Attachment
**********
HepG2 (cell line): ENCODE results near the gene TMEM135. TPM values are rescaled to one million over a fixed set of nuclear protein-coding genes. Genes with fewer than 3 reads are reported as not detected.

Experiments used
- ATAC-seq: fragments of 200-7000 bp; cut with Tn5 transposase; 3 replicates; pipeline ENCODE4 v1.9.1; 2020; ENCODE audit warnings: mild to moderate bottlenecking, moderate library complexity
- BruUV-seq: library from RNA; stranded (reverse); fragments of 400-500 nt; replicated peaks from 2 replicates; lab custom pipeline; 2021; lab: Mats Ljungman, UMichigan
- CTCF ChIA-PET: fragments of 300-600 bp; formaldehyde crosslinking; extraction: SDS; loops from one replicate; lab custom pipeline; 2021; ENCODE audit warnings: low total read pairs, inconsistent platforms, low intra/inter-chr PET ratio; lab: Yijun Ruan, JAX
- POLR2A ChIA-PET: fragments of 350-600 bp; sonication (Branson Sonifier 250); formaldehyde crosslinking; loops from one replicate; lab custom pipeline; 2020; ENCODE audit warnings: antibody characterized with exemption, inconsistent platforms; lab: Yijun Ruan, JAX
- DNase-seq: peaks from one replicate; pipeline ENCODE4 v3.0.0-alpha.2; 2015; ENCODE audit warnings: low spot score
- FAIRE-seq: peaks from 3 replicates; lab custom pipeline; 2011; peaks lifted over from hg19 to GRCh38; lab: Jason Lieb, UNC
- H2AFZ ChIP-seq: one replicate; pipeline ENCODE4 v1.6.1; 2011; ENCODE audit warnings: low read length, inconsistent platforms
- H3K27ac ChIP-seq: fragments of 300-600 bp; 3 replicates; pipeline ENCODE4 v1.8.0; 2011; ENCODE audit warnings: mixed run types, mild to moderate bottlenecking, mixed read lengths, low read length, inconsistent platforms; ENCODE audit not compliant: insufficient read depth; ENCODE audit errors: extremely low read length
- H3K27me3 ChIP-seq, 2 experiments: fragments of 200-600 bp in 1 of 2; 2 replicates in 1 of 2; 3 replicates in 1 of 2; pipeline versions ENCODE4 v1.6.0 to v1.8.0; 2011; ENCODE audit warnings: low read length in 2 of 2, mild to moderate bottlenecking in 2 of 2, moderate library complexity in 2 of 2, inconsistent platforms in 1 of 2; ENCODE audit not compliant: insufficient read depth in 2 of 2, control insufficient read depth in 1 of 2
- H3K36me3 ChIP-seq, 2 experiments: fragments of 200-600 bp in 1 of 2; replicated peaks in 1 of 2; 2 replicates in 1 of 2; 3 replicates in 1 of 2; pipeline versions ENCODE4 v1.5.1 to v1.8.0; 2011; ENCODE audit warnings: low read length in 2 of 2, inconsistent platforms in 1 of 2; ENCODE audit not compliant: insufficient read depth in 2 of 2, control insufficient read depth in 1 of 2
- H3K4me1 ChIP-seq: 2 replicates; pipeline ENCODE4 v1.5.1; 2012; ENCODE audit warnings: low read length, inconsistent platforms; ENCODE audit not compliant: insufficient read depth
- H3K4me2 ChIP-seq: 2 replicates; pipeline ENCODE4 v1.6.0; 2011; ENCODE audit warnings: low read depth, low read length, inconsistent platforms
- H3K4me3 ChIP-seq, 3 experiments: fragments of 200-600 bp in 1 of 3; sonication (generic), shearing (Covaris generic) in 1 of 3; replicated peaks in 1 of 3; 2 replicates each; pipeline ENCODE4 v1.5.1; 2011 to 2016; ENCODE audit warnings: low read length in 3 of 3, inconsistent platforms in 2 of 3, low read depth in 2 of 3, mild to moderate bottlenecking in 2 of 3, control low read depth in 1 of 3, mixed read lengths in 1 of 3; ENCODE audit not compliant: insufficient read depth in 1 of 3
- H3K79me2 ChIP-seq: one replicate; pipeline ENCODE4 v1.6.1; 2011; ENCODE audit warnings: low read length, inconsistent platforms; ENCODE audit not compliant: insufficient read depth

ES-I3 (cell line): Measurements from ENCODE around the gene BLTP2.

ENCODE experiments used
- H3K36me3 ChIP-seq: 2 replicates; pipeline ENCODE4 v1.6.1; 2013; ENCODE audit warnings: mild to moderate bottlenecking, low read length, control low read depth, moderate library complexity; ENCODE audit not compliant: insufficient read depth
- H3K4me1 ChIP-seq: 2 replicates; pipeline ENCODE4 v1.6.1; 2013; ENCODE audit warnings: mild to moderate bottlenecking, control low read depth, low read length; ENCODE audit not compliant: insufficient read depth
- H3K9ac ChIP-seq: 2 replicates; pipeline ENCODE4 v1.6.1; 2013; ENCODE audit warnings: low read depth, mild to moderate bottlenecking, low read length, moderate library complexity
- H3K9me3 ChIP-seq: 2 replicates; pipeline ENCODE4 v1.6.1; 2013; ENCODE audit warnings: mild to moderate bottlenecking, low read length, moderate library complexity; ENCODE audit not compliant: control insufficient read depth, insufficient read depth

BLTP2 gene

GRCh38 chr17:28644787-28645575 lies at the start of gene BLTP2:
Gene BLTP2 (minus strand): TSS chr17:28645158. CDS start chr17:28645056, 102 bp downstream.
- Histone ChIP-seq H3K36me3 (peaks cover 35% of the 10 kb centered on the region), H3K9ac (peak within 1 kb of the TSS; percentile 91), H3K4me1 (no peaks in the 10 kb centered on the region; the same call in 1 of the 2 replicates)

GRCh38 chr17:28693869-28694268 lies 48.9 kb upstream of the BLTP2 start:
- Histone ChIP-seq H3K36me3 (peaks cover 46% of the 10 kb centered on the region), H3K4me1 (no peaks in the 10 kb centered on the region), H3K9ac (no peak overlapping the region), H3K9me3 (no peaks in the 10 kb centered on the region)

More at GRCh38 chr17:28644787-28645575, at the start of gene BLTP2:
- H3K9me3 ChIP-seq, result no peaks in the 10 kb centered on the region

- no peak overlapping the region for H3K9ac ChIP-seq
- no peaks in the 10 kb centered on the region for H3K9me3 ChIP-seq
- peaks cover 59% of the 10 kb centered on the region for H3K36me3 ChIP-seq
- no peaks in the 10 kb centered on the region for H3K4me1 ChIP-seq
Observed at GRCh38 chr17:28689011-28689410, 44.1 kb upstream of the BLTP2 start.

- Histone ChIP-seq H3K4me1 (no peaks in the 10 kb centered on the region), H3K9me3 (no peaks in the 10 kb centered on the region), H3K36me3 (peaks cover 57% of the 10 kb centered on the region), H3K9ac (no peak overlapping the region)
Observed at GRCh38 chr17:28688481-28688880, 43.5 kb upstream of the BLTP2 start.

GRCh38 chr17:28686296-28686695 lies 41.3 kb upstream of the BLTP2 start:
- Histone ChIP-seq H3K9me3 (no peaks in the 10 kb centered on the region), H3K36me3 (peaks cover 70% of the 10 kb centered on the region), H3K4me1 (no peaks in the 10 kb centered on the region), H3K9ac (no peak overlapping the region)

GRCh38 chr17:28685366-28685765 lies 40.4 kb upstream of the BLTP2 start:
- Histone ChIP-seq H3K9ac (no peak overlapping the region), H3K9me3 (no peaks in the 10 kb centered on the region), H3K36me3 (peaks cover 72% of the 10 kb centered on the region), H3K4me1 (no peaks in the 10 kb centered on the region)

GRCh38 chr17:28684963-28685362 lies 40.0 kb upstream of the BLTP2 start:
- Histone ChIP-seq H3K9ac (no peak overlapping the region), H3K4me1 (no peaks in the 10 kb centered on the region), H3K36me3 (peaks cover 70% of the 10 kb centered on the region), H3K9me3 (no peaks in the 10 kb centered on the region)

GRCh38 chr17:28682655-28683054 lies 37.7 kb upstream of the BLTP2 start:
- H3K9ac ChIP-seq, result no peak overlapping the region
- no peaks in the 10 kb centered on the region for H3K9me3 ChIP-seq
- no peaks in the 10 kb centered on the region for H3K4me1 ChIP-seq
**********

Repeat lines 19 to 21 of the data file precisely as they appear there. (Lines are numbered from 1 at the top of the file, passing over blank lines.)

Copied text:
- H3K36me3 ChIP-seq: 2 replicates; pipeline ENCODE4 v1.6.1; 2013; ENCODE audit warnings: mild to moderate bottlenecking, low read length, control low read depth, moderate library complexity; ENCODE audit not compliant: insufficient read depth
- H3K4me1 ChIP-seq: 2 replicates; pipeline ENCODE4 v1.6.1; 2013; ENCODE audit warnings: mild to moderate bottlenecking, control low read depth, low read length; ENCODE audit not compliant: insufficient read depth
- H3K9ac ChIP-seq: 2 replicates; pipeline ENCODE4 v1.6.1; 2013; ENCODE audit warnings: low read depth, mild to moderate bottlenecking, low read length, moderate library complexity